- After years of delay, TBS HD has recently begun airing Seinfeld in HD at a 16:9 ratio. Typically, older, non-widescreen content is shown in pillar box or ends up being stretched (and severely distorted) to fit newer television sizes. Seinfeld was actually shot on film with a soft matte so that it would be HD-ready in the future, though the new versions had to be re-mastered from the film originals because the older syndication copies are 4:3. Titles and some interstitials also had to be redone because they were not originally shot in the same manner, increasing costs and delays.
- When the creators of games such as Guitar Hero and Rock Band figured out they could utilize isolated audio tracks as the basis of interactive gaming, it sent record companies scrambling to go through their existing collections of multi-track tapes that had been little used, often ignored, and overwhelming recording studio storage space for decades. By some estimates the Guitar Hero franchise alone sold over 40 million units and earned over $3 billion in revenue.
An interesting commonality in these examples is that they do not fit into what have become the standard arguments for the economic benefits of preservation, most typically monetization through repurposing such as DVD extras, alternate takes on CDS or box sets, and various theatrical or other re-releases. I think we are now seeing the limits of these strategies - the collapse of the physical media market and the increase in streaming services (that don't include the DVD extras) as well as the small completist or fannish markets that, even if one believes in the long tail theory, do not sufficiently support the costs of production and distribution for premium or esoteric content.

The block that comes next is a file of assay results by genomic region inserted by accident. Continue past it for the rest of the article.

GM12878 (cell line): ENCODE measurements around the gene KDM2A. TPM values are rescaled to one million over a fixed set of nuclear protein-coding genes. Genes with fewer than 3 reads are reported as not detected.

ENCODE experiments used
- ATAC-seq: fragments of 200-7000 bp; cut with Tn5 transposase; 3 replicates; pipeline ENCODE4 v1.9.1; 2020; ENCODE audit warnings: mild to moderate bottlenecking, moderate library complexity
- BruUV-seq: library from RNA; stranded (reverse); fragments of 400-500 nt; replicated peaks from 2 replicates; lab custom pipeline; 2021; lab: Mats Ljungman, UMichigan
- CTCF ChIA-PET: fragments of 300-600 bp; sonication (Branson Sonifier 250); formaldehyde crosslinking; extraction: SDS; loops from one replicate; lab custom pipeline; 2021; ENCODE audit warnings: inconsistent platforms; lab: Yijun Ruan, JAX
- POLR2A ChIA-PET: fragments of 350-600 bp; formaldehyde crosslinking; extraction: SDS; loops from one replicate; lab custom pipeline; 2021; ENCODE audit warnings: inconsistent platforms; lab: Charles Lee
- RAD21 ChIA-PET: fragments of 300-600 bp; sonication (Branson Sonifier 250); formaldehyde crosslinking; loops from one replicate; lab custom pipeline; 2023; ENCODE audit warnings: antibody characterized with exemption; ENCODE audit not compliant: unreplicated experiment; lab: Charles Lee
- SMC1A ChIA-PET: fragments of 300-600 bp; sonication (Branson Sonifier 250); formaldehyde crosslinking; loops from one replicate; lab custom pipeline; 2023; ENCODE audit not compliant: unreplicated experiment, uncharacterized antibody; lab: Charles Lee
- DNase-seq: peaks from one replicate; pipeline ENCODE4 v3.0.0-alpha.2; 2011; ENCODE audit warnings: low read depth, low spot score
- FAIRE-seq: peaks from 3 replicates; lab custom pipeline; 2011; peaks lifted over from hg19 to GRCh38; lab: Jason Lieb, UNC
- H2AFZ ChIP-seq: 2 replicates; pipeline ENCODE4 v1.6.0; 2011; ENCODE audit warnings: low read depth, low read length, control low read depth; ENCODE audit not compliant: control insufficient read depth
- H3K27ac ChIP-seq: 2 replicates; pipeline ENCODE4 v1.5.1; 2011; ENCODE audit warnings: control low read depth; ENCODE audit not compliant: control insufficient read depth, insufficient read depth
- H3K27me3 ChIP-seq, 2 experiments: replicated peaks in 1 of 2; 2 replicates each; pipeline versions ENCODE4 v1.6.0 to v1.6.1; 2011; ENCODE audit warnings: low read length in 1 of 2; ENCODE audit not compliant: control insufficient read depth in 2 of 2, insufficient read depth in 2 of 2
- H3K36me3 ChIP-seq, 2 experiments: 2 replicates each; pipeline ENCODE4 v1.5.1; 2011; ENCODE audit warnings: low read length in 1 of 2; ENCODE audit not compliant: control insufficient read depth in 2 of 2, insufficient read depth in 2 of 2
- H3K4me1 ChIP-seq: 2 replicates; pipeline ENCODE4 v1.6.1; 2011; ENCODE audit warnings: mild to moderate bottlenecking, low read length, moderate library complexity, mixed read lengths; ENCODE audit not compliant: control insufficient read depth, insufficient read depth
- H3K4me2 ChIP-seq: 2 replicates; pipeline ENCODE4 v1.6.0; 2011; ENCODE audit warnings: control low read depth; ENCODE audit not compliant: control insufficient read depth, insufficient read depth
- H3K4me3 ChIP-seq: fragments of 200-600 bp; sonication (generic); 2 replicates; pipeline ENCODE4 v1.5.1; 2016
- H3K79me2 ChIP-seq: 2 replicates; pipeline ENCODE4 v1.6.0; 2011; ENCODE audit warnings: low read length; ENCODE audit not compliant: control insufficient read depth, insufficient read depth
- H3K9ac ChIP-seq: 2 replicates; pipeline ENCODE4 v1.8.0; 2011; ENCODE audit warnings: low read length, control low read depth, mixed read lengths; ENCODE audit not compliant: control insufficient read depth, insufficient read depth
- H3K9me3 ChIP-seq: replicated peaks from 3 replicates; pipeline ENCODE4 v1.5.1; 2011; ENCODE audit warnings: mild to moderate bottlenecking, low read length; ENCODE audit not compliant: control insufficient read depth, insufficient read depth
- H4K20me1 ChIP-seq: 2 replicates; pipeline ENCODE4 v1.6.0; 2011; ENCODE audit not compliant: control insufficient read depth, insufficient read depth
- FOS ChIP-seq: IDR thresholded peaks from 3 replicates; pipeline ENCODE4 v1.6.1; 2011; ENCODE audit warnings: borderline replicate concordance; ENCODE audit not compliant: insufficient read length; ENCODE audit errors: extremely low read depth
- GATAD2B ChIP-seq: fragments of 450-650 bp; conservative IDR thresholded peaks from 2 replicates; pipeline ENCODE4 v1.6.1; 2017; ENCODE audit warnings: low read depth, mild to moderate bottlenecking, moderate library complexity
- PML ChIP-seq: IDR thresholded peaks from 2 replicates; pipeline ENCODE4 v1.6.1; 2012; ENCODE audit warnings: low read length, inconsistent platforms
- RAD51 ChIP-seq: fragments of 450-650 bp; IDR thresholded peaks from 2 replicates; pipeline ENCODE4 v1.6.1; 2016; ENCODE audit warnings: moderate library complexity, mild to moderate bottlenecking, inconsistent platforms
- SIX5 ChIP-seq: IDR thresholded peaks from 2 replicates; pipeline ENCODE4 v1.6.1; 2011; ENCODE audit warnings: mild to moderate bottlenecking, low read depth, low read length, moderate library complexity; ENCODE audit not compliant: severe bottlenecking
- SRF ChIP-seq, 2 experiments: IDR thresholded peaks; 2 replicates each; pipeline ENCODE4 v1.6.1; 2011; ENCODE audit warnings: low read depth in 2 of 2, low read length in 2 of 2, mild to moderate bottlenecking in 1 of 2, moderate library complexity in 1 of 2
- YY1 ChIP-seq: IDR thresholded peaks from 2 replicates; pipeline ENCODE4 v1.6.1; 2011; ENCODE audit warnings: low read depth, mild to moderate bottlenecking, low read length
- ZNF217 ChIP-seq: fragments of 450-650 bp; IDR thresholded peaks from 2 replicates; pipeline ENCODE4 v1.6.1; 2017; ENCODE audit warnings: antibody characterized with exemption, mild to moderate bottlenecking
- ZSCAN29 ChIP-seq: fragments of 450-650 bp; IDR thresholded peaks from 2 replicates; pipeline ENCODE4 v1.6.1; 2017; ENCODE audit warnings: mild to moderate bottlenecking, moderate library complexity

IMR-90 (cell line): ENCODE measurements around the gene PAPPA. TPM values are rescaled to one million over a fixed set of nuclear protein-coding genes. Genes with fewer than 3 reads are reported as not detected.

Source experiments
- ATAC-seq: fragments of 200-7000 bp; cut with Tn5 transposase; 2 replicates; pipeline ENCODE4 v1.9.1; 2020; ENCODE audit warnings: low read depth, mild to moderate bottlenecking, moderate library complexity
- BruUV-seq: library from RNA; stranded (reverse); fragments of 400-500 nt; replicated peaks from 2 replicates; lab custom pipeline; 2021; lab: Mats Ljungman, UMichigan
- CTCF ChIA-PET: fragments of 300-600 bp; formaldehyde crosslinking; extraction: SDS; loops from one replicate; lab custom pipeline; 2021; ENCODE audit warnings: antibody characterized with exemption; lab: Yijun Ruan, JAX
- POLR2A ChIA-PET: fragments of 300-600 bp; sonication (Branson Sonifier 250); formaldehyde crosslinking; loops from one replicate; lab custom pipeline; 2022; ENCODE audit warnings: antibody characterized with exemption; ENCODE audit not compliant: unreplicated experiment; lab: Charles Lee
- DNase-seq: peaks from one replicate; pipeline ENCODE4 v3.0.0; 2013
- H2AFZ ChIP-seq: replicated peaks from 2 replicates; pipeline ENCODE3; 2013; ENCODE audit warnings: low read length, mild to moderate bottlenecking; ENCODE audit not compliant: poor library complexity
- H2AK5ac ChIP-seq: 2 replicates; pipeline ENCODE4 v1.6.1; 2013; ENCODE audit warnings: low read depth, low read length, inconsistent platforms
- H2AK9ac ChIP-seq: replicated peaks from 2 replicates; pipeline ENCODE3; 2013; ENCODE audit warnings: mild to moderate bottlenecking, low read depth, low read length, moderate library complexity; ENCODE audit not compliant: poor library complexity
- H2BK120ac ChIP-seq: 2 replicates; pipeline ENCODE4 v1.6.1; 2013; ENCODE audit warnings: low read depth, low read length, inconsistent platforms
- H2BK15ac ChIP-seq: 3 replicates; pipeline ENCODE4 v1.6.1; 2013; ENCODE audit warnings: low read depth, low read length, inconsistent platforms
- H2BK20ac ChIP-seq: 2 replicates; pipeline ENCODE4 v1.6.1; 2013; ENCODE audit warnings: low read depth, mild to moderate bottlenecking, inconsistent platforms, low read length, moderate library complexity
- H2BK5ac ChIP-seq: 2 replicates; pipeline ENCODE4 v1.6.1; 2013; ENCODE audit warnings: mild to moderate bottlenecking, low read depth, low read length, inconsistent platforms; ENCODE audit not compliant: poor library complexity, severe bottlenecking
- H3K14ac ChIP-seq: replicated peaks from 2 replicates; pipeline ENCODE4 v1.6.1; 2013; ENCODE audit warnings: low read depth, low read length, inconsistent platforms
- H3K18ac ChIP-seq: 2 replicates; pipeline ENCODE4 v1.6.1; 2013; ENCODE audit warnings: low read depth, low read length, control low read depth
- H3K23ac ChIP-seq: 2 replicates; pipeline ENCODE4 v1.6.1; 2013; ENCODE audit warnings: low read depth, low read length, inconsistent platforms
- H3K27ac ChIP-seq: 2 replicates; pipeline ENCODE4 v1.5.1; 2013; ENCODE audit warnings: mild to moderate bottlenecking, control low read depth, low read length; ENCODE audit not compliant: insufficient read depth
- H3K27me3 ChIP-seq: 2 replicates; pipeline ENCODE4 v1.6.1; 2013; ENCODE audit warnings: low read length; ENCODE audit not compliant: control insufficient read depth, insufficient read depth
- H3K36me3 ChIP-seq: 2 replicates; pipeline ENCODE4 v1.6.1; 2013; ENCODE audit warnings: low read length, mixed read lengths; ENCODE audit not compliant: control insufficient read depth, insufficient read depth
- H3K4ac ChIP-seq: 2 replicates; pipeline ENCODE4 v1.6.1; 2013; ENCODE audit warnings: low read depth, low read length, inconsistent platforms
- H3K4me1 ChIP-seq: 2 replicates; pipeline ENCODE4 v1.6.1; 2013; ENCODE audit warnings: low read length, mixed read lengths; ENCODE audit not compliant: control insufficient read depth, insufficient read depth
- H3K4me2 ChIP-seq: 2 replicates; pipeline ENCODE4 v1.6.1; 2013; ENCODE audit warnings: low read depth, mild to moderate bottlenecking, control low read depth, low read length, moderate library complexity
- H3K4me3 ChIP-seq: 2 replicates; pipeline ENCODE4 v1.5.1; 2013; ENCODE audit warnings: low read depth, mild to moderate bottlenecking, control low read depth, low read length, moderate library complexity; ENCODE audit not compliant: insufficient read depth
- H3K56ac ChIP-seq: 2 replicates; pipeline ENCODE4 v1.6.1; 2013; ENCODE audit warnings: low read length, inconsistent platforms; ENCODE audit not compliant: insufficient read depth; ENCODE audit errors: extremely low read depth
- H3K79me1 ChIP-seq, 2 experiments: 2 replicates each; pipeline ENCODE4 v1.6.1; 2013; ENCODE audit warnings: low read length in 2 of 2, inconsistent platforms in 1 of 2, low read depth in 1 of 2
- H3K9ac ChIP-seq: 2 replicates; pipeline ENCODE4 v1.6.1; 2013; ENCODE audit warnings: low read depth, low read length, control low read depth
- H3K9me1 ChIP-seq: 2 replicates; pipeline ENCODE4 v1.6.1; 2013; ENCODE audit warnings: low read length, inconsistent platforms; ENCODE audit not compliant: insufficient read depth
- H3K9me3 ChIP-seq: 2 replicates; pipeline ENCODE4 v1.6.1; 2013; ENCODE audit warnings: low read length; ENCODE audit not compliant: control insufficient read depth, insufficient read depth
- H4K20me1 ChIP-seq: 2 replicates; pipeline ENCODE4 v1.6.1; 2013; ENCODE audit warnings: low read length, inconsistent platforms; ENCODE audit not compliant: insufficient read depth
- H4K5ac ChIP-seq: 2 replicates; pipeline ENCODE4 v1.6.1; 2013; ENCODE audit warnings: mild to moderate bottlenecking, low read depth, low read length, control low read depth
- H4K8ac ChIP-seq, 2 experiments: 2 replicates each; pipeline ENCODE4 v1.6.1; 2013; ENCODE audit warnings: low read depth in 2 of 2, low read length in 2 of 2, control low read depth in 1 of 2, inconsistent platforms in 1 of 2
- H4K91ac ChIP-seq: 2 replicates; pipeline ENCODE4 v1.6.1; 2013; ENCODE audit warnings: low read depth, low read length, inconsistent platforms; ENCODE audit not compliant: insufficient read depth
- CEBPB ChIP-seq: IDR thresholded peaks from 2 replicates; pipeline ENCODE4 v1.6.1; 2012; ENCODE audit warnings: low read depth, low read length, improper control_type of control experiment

Instead what we see in our examples is 1) a spectacular amount of revenue derived (as is often the case with novel technologies) from the unforeseen use of existing material/resources, or 2) the delay and decreased amount of normal revenue levels caused by the unprevented need to restore or recreate inaccessible materials. In the Extra Content scenario, resources are allocated to produce bonuses that may or may not contribute to increased revenue generation. In the Forced Restoration scenario, extra resources are allocated to bringing an asset up to releasable quality (investment that may not be recouped) which is added on top of (or replaces) the now expected bonus content. The bonus material included becomes an additional cost; excluded it becomes something for reviewers to complain about.